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1954 Composer Virgil Thomson Autograph Letter Signed From Chelsea Hotel Original

1954 Composer VIRGIL THOMSON Autograph Letter Signed from Chelsea Hotel Original


1954 Composer VIRGIL THOMSON Autograph Letter Signed from Chelsea Hotel Original

1954 Composer VIRGIL THOMSON Autograph Letter Signed from Chelsea Hotel Original


1954 Composer VIRGIL THOMSON Autograph Letter Signed from Chelsea Hotel Original



1954 Composer VIRGIL THOMSON Autograph Letter Signed from Chelsea Hotel Original
   1954 Composer VIRGIL THOMSON Autograph Letter Signed from Chelsea Hotel Original

This is an original 1954 autograph letter signed from composer and critic Virgil Thomson. This letter was sent to a Miss Lindsay and references Thomsons work "Five Phrases from the Song of Solomon" for soprano voice with percussion. Other works for womens voices with percussion are also recommended. This letter is written on Virgil Thomson's stationary printed with the 222 West 23rd Street New York 11, N. Address of the Chelsea Hotel where he was a resident for more than 50 years.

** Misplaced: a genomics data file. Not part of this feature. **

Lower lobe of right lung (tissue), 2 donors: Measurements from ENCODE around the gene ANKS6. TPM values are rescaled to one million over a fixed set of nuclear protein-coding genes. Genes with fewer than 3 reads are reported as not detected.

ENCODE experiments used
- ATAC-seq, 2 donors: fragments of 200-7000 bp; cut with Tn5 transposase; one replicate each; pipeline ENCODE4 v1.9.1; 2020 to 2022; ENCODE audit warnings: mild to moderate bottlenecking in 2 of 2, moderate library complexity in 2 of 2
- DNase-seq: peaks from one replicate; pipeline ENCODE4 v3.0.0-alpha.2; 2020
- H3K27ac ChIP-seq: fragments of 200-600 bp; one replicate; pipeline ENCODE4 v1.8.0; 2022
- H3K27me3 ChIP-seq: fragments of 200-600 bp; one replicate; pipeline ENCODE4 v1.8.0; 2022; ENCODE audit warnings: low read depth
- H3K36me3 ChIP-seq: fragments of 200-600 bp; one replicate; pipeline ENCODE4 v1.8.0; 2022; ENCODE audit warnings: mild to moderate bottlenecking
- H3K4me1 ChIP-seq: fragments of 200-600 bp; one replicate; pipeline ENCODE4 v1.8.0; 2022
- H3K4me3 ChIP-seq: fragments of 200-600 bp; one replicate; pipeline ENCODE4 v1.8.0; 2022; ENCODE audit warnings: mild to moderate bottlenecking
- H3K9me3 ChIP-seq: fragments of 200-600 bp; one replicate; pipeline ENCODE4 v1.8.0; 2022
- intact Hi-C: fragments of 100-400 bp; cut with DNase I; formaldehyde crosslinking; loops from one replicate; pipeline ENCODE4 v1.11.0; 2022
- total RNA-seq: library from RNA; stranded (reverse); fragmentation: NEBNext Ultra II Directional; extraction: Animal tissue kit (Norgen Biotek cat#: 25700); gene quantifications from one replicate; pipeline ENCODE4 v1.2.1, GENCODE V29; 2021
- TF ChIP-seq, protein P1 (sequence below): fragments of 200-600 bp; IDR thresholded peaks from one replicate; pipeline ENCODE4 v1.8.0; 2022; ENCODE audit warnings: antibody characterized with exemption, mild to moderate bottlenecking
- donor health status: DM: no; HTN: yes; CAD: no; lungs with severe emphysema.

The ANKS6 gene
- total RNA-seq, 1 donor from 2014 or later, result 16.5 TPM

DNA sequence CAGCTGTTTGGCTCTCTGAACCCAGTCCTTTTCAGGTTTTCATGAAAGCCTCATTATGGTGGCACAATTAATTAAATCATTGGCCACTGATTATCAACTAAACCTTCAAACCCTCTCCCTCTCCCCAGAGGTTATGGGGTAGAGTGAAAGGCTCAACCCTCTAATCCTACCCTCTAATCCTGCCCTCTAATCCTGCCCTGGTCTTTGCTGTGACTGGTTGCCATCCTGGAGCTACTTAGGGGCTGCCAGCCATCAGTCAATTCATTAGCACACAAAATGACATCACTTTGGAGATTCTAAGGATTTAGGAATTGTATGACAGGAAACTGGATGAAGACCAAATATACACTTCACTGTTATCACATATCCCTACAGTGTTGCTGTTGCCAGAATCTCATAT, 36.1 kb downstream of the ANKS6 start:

This letter is dated December 14, 1954 and written and boldly hand signed by Virgil Thomson. This letter comes from Dr Kenneth Lindsay who served in WWII as one of the Monuments Men charged with securing and protecting art and cultural property and was later a professor of Art History at Harpur College in Endicott, New York. Overall condition is very good.
This is the letter only without envelope. This following is some historical information on Virgil Thomson from Wikipedia.

Virgil Thomson (November 25, 1896 September 30, 1989) was an American composer and critic. He was instrumental in the development of the "American Sound" in classical music. He has been described as a modernist, [1][2][3][4][5] a neoromantic, [6] a neoclassicist, [7] and a composer of "an Olympian blend of humanity and detachment"[8] whose "expressive voice was always carefully muted" until his late opera Lord Byron which, in contrast to all his previous work, exhibited an emotional content that rises to "moments of real passion". Thomson was born in Kansas City, Missouri. As a child, he befriended Alice Smith, great-granddaughter of Joseph Smith, founder of the Latter-day Saint movement. During his youth, he often played the organ in Grace Church, (now Grace and Holy Trinity Cathedral), as his piano teacher was the church's organist. After World War I, he entered Harvard University thanks to a loan from Dr. Smith, the president of the Reorganized Church of Jesus Christ of Latter Day Saints, and father of Alice Smith.